The drifts were as tall as the garage roof, blocking access to the car, keeping us at home. The power line to our house sagged so low under its white blanket that my six year old fingers could touch it on tip-toes. The drifting snow pushed my mother’s favorite dogwood to the ground. It never fully recovered, living it’s life bent over like an old woman.
We busied ourselves digging tunnels and carving out caves in the massive drifts. Bundled in layers of wool, wrapped in scarves and mittens, only our rosied cheeks exposed, we didn’t feel the cold. The world had turned white and the landscape was new and strange and waiting for us to punch holes in its crust with our boots.
Everything is muffled when the world is wrapped in winter. It’s slower, brisker, denser, brighter. It’s made expressly for children to engineer, without interference from adults. Let them worry about work and power lines, this was our world now, and it was full of magic.
Eventually, a plow made it up our driveway, pushing the snow into a hard, white mountain against the woods at the bottom of the hill where the driveway turned sharply right, spilling out into the road. My uncle left a layer of packed snow on the straight portion of the drive for us. We pulled out our sleds, starting at the top of the hill and flew down, past our house, past the garage, banking right in hopes of turning with the bend of the drive to avoid crashing into the mountain of plowed snow.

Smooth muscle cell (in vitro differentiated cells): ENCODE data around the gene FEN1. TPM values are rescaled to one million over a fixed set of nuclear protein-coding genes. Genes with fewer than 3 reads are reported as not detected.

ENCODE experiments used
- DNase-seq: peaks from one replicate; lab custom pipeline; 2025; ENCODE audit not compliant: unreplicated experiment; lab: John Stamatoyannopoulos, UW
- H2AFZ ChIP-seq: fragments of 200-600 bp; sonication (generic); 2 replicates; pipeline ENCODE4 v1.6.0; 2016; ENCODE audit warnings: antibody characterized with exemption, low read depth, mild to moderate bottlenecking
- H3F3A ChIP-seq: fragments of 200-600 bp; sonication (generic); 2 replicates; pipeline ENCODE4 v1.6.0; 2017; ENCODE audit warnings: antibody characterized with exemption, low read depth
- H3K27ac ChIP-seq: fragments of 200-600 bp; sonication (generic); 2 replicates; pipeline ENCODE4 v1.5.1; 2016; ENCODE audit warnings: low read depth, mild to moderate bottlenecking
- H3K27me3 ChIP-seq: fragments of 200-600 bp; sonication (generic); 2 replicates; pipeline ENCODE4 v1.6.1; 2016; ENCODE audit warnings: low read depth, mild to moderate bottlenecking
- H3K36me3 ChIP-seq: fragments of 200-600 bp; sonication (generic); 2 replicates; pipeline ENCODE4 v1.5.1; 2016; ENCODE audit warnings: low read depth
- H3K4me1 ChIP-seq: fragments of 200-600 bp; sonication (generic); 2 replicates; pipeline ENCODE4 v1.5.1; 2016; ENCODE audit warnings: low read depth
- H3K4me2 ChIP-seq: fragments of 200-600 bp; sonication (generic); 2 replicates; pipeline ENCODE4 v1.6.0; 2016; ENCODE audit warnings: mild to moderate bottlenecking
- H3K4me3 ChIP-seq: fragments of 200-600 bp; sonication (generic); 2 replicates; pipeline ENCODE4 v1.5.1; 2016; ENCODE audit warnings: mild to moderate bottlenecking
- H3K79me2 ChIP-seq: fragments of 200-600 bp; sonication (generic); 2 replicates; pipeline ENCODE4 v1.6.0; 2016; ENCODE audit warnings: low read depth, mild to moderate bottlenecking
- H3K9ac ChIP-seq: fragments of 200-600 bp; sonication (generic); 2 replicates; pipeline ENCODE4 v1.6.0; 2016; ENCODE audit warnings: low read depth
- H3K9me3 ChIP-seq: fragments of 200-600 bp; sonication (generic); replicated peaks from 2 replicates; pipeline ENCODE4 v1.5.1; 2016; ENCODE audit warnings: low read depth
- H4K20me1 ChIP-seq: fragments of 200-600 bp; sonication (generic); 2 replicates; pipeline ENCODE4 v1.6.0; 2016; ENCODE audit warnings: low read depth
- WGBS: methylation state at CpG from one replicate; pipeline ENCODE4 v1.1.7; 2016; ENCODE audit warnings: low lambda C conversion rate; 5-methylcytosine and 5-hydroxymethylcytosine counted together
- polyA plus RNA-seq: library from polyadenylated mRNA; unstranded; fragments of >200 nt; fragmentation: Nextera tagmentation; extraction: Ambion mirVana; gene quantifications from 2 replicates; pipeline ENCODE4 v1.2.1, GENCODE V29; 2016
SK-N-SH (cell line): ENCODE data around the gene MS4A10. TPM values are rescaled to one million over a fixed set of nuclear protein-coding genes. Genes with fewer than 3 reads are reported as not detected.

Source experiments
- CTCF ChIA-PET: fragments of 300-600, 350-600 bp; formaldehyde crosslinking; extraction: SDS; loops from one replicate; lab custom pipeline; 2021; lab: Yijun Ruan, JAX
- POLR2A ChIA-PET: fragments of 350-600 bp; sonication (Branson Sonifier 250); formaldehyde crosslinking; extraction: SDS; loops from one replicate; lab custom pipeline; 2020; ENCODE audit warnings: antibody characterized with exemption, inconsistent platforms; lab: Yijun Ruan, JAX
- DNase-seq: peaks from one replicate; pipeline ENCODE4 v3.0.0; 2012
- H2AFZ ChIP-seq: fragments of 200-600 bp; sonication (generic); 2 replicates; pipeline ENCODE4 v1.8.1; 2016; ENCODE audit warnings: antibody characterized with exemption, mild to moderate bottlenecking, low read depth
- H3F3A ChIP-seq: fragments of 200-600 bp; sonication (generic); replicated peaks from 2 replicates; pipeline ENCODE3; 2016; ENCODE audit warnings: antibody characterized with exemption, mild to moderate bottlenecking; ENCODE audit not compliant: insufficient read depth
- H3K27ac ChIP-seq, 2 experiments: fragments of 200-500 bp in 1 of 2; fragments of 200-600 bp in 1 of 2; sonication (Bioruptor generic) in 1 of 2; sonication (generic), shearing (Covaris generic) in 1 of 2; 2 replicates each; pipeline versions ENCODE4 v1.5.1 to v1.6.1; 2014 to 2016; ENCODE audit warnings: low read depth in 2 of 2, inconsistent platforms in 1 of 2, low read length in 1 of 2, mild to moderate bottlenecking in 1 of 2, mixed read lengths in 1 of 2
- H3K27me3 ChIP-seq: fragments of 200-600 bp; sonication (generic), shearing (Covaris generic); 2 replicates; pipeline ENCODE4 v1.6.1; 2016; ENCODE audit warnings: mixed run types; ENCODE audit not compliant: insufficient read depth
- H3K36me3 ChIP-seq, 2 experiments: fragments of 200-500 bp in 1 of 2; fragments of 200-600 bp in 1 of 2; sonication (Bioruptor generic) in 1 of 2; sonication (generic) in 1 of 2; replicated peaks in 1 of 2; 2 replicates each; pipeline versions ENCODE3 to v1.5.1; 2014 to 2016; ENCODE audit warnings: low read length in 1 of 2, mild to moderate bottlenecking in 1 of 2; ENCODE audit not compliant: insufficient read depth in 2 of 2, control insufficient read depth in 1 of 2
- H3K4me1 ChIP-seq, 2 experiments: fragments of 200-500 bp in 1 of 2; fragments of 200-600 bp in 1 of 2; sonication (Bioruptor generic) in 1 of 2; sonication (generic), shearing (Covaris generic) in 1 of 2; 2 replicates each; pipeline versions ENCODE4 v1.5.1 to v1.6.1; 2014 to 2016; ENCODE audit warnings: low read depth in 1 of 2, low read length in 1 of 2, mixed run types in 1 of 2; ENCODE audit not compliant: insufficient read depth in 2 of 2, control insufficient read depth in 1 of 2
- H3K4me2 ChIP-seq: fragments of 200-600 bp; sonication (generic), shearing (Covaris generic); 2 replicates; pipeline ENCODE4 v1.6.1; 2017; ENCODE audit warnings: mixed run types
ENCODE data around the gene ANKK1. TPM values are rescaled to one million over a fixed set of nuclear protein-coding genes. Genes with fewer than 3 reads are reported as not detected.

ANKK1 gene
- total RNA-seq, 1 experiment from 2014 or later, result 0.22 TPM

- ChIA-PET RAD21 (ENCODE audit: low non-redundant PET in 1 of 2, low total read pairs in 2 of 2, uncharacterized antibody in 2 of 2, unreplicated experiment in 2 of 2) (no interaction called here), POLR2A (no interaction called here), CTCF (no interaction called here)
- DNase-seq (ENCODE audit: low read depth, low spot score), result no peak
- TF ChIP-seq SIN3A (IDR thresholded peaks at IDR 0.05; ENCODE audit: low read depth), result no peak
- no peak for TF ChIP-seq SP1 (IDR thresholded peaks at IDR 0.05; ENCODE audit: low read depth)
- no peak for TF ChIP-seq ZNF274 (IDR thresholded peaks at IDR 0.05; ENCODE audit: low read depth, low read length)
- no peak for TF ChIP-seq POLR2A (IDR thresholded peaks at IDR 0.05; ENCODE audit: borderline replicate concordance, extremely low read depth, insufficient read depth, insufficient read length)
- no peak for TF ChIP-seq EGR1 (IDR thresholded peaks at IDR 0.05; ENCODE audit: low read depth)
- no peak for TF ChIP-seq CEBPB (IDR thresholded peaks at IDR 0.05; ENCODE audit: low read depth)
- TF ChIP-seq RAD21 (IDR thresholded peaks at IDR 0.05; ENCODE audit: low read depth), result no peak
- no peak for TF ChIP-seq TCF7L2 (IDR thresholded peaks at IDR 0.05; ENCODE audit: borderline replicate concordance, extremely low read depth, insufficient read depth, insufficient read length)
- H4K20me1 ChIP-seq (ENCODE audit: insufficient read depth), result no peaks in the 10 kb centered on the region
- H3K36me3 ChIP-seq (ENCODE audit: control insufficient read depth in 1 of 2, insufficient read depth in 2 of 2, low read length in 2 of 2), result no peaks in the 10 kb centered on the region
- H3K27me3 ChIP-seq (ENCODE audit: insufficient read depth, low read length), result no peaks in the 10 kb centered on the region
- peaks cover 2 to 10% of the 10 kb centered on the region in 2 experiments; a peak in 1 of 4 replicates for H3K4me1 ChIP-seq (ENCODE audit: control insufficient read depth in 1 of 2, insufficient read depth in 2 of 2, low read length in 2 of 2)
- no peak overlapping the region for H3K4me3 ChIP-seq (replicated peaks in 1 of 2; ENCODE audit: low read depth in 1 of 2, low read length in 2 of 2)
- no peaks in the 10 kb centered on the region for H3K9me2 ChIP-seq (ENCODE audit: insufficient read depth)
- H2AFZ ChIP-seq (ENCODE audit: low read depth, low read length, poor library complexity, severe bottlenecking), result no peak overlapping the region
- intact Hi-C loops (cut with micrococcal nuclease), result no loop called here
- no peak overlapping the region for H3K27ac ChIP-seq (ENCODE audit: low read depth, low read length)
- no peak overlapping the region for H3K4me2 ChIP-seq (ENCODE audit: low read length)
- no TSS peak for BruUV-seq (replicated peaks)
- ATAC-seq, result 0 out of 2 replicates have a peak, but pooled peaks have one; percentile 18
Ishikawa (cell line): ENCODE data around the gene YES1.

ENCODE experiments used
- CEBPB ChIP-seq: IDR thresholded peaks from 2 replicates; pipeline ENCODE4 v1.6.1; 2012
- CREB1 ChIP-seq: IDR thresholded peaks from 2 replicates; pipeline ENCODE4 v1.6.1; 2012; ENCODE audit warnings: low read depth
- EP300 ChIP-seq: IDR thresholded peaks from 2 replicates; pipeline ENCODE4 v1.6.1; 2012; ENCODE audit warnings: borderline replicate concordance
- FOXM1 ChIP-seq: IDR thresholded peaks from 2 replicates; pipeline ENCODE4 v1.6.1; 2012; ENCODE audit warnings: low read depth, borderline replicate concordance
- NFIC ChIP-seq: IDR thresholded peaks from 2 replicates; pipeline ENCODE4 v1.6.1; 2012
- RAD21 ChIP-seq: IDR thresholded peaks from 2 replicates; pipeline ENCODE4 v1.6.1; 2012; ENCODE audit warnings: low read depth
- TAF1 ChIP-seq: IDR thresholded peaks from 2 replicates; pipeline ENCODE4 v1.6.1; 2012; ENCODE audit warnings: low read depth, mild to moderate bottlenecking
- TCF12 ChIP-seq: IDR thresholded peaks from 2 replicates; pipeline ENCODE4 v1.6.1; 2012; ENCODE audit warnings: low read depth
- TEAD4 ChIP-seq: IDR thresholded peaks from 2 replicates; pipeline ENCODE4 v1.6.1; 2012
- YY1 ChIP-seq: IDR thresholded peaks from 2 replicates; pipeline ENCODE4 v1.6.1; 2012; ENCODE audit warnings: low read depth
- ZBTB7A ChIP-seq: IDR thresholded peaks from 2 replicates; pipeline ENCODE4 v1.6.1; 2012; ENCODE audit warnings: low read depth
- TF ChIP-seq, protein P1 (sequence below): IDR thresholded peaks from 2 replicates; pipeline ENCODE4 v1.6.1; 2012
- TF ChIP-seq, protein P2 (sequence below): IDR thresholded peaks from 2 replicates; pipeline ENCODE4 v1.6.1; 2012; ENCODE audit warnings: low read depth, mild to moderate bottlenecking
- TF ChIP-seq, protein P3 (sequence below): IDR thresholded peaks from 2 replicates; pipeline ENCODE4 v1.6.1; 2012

Our creativity knew no bounds and the grown-ups were wise enough to leave us be. We tied ropes to the handles of the sleds and rode them standing up, using the rope to steer clear of the mountain. We even got the dogs on the sleds thinking they wanted a ride. They soon learned to stay away from us. Our snowmen were magnificent, taller than real men, with borrowed bits of clothing from our parents and found objects from our excavations. The tunnels we carved went all the way to the North Pole where we built igloos and became Eskimos.
I miss the snow.